References:

Altizer, S., Ostfeld, R.S., Johnson, P.T.J., Kutz, S., Harvell, C.D., 2013. Climate Change and Infectious Diseases: From Evidence to a Predictive Framework. Science 341, 514. https://doi.org/10.1126/science.1239401

Gleichsner, A.M., Cleveland, J.A., Minchella, D.J., 2016. One stimulus—Two responses: Host and parasite life-history variation in response to environmental stress. Evolution 70, 2640–2646. https://doi.org/10.1111/evo.13061

Harvell, C.D., 2002. Climate Warming and Disease Risks for Terrestrial and Marine Biota. Science 296, 2158–2162. https://doi.org/10.1126/science.1063699

Hope, I.A., 1999. C. elegans : a practical approach. Oxford University Press.

Minchella, D.J., 1985. Host life-history variation in response to parasitism. Parasitology 90, 205. https://doi.org/10.1017/S0031182000049143

Schulenburg, H., Ewbank, J.J., 2007. The genetics of pathogen avoidance in Caenorhabditis elegans. Molecular Microbiology 66, 563–570. https://doi.org/10.1111/j.1365-2958.2007.05946.x

Vale, P.F., Little, T.J., 2012. Fecundity compensation and tolerance to a sterilizing pathogen in Daphnia. Journal of Evolutionary Biology 25, 1888–1896. https://doi.org/10.1111/j.1420-9101.2012.02579.x

On the search for rabbits: where citizen science meets the scientist’s needs

Blog written by Emilie Roy-Dufresne. Read the full paper here.

Where are they and where could they go? Those are the main two questions asked by conservation scientists when it comes to invasive species. Originally from other regions and introduced accidentally or intentionally for recreation and commercial purposes, introduced species often migrate into new areas where environmental conditions differ from their native range. When these new environmental conditions are favourable, introduced species can thrive in their new habitats and become invasive. In most cases, invasive species upset the ecological balance of their new host ecosystems, resulting in the extinction of native species and a myriad of socio-economic impacts. Understanding how new environmental conditions can affect an invasive species’ population dynamics and distribution are critical so that resources can be deployed to the right time and place to support effective management and environmental protection.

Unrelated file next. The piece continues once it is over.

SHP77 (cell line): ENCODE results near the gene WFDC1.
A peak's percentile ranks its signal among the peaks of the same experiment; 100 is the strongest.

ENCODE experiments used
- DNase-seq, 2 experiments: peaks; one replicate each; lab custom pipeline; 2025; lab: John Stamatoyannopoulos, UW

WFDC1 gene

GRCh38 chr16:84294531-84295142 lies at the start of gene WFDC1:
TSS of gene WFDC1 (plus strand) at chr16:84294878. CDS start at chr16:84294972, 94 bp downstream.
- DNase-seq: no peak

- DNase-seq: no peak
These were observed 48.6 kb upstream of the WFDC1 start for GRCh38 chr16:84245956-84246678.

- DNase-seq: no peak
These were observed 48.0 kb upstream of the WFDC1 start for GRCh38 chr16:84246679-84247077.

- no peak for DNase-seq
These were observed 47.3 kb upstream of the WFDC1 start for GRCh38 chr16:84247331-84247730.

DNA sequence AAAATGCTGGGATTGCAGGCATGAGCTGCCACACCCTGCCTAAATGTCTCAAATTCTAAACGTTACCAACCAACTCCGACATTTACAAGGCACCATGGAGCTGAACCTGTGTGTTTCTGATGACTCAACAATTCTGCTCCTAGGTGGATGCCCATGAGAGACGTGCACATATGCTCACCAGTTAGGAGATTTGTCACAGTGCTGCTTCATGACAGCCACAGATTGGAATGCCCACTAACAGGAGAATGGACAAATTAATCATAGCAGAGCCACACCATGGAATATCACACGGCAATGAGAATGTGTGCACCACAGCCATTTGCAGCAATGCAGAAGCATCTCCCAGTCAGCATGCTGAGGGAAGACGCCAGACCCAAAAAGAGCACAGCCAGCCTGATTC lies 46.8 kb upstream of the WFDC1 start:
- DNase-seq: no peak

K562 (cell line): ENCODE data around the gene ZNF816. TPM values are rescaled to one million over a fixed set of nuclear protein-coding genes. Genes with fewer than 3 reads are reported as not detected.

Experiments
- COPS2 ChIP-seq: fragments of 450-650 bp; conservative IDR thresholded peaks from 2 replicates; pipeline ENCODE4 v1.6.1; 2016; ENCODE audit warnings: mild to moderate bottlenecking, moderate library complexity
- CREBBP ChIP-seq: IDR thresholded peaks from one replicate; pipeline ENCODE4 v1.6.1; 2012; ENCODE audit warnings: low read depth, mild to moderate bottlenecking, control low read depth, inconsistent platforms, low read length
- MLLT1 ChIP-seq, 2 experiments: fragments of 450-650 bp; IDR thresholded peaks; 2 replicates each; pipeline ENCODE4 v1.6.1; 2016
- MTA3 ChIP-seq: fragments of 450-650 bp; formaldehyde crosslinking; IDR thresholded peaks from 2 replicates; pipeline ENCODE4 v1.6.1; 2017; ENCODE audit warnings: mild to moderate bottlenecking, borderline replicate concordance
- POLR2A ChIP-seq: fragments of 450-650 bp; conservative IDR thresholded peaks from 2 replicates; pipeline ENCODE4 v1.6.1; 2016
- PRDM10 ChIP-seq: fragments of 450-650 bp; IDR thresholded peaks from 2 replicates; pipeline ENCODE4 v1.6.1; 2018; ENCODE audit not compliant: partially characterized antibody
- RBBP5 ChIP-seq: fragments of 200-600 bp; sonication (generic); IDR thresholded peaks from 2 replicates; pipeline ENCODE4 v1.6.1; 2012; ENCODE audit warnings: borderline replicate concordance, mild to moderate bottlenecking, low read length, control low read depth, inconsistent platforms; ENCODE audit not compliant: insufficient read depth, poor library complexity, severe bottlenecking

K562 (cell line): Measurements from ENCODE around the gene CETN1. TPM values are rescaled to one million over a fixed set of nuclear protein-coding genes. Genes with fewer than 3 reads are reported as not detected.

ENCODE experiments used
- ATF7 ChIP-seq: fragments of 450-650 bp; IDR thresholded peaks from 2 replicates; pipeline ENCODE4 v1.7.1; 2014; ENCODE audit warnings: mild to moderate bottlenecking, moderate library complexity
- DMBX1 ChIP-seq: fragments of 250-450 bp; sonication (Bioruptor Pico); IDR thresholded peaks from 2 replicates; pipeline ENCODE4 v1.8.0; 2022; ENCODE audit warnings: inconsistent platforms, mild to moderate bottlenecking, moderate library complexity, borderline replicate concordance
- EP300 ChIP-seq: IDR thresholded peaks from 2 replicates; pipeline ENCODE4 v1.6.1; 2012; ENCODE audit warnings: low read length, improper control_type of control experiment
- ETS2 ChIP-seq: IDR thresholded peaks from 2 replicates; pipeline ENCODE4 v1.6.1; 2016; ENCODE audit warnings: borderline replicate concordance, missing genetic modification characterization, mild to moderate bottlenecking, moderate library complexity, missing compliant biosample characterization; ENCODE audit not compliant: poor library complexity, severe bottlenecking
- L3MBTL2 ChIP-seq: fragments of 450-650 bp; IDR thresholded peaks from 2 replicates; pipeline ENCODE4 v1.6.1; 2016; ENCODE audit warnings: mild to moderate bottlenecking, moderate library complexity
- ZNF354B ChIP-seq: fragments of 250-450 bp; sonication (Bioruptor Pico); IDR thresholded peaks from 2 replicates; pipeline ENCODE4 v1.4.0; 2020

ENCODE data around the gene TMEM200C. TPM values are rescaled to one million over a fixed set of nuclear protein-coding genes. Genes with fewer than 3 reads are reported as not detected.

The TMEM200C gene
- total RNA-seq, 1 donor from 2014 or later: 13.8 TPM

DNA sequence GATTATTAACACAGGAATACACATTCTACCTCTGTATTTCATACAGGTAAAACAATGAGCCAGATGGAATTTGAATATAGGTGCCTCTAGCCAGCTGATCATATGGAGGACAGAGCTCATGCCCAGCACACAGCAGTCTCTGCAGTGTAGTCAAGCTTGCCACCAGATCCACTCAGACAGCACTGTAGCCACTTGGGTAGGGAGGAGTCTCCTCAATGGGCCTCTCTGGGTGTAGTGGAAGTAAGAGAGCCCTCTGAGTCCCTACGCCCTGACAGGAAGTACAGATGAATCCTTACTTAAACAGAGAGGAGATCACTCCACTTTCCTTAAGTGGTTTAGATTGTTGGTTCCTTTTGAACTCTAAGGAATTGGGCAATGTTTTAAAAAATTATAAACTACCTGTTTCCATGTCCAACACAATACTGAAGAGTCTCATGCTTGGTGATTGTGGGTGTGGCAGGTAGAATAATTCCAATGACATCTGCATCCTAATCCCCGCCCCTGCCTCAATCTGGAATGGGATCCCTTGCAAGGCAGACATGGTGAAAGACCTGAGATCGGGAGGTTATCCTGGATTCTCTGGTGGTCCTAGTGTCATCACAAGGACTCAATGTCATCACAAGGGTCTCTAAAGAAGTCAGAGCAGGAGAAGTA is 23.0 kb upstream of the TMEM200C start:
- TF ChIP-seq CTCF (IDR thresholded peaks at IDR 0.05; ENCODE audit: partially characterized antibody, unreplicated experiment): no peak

Many scientific approaches are used to characterise invasive species’ distributions and their interaction with their new host environments, with monitoring and field experiments the most commonly understood and applied. While field studies are invaluable resources of detailed ecological information regard invasive species, their application at large scale can be difficult as they are very time consuming and costly, leading to delays in efficient and effective management actions. An alternative, pro-active approach is to use statistical models known as correlative-SDMs (short for Species Distribution Models), to predict where in a new habitat an invasive species may establish and persist. These sites can then be targeted by landscape managers for control or eradication programs.

Correlative-SDMs are powerful and flexible methods, as they only require known presence and absence locations of the species, and information on the environmental conditions recorded at these sites (e.g. maximum and minimum temperature, rainfall, index of green vegetation, etc.). This information is statistically analysed to generate maps of ‘environmental niche preference’ for the species – that is, areas where the species is likely to establish and persist. A regional comparison can then be used to identify regions with the highest potential risk of being invaded.

Correlative-SDMs are heavily reliant on good data to make good predictions. The best models are built from data covering the entire range of environmental conditions suitable for any given species. While collecting these data is not as complex as directly monitoring a species abundance, it remains challenging because invasive species can be widely distributed in their non-native habitat, and so data may be missing from regions which have not been surveyed due to logistical or financial constraints. One way to overcome this data limitation is to supplement the data collected by experts with data collected by volunteer citizen scientists (e.g. through phone apps device).